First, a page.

• The NBA’s new rules on player participation and resting stars will greatly benefit fans who want to come see their favorite star players, writes Rod Walker of Walker points to the fact that Golden State superstar Stephen Curry hasn’t played in Smoothie King Arena (the home of the Pelicans) since the end of the 2020/21 season, meaning Warriors fans in New Orleans haven’t been able to see their favorite players for several years. The star players affected by this policy must have been named to an All-Star Game or All-NBA Team in the last three seasons, meaning Zion Williamson is subject to the rule but Brandon Ingram is not. Ingram, or any other New Orleans player, would be affected if they were named to an All-Star Game this upcoming season.
  • In case you missed it, the Rockets are attempting to trade Kevin Porter Jr. before training camp.

Super-Max Candidates To Watch In 2023/24

Note: This is an updated version of an article that was sent exclusively to our Trade Rumors Front Office subscribers in June. Click here for more information on Trade Rumors Front Office.

The NBA’s Designated Veteran rule, as we explain in our glossary entry on the subject, allows players to qualify for a maximum salary worth 35% of the cap before they gain the required NBA service time.

Typically, a player is ineligible to receive a maximum contract that starts at 35% of the cap until he has at least 10 years of experience, but the Designated Veteran rule gives a player with between seven and nine years of experience the opportunity to do so if he meets certain performance criteria. This has become colloquially known as signing a “super-max” deal.

The performance criteria are as follows (only one of the following must be true):

  • The player was named to an All-NBA team and/or was named the NBA Defensive Player of the Year in the most recent season, or in two of the last three seasons.
  • The player was named the NBA MVP in any of the three most recent seasons.

Since the NBA introduced the concept of the Designated Veteran contract in 2017, 12 players have signed them across seven offseasons. Celtics wing Jaylen Brown became the latest player to join that group this summer when he signed a five-year super-max deal that could become the NBA’s first $300MM contract.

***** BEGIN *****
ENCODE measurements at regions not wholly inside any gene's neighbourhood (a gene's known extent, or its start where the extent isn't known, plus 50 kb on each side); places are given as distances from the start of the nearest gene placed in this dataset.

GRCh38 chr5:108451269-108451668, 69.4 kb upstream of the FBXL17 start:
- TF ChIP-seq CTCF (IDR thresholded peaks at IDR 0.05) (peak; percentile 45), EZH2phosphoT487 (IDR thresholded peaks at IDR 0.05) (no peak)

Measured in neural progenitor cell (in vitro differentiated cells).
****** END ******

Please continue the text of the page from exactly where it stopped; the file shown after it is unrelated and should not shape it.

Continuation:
Brown will be the only player who signs such a contract this offseason, but it’s worth taking a peek down the road to see which players are the best candidates to join the list of super-max recipients in 2024 and 2025.

We can start by penciling in another Celtic, Jayson Tatum, for 2024. Although he doesn’t yet have enough years of NBA service to sign a Designated Veteran extension, Tatum met the performance criteria in the spring by earning his second consecutive All-NBA berth.

That means that even if he doesn’t make an All-NBA team in 2024, he’ll have received an All-NBA nod in two of the previous three seasons when he meets the service time criteria next summer, making him super-max eligible. It seems likely the Celtics will offer him a Designated Veteran extension at that time.

Here are some other candidates to watch during the 2023/24 season:


Because a player become ineligible for a Designated Veteran extension if he’s traded after his first four years in the NBA, prime candidates like Donovan Mitchell and Domantas Sabonis won’t be able to qualify. Still, there’s an intriguing group of candidates in play for next summer.

Ingram, Murray, and Siakam, members of the 2016 draft class, would have become super-max eligible if they had made an All-NBA team this year. They’ll get another chance in 2024.

Ingram averaged a career-best 24.7 points and 5.8 assists per night in 2022/23, but injuries limited him to just 45 games. While he’s not one of the best 15 players in the NBA, it’s not impossible to imagine the 26-year-old earning an All-NBA spot if he stays healthy and helps lead the Pelicans to a top-four seed in the West. He’s probably a long shot, but we can’t rule him out entirely.

Murray was making his way back from an ACL tear last season, which meant he was subject to load management and wasn’t necessarily at his best from day one. But his postseason performance – 26.1 points per game on .473/.396/.926 shooting en route to a championship – served as a reminder that he has All-NBA upside.